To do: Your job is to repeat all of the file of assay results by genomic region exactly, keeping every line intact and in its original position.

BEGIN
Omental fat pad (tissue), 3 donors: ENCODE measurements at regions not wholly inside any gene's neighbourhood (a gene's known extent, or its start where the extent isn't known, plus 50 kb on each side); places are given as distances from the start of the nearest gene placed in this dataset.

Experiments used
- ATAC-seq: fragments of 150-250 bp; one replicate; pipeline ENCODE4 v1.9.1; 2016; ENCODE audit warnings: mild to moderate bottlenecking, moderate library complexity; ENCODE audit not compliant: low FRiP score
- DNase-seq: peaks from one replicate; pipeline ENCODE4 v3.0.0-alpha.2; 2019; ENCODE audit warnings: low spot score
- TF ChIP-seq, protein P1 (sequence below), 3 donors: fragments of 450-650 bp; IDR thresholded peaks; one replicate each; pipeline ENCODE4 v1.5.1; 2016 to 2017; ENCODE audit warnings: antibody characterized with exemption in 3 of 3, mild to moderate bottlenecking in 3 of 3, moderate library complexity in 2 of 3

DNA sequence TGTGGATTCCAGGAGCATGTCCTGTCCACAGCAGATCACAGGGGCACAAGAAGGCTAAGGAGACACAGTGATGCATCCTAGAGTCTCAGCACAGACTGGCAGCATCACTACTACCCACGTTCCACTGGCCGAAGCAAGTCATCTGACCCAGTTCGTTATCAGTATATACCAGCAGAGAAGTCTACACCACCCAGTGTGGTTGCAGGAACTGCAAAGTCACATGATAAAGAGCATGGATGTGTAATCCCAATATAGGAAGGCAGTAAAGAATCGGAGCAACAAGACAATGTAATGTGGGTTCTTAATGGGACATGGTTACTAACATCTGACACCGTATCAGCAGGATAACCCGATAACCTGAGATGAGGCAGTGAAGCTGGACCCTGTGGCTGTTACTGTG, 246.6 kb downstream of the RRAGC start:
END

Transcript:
Omental fat pad (tissue), 3 donors: ENCODE measurements at regions not wholly inside any gene's neighbourhood (a gene's known extent, or its start where the extent isn't known, plus 50 kb on each side); places are given as distances from the start of the nearest gene placed in this dataset.

Experiments used
- ATAC-seq: fragments of 150-250 bp; one replicate; pipeline ENCODE4 v1.9.1; 2016; ENCODE audit warnings: mild to moderate bottlenecking, moderate library complexity; ENCODE audit not compliant: low FRiP score
- DNase-seq: peaks from one replicate; pipeline ENCODE4 v3.0.0-alpha.2; 2019; ENCODE audit warnings: low spot score
- TF ChIP-seq, protein P1 (sequence below), 3 donors: fragments of 450-650 bp; IDR thresholded peaks; one replicate each; pipeline ENCODE4 v1.5.1; 2016 to 2017; ENCODE audit warnings: antibody characterized with exemption in 3 of 3, mild to moderate bottlenecking in 3 of 3, moderate library complexity in 2 of 3

DNA sequence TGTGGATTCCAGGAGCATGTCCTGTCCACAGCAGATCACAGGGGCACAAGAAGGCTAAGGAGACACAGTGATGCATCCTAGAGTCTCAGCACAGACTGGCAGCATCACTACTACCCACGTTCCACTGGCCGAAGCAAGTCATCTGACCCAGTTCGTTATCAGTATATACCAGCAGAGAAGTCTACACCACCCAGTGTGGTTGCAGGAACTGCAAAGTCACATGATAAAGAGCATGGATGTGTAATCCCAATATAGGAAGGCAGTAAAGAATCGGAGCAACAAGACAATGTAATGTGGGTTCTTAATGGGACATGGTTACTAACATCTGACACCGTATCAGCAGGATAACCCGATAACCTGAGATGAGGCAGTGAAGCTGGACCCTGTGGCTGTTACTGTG, 246.6 kb downstream of the RRAGC start: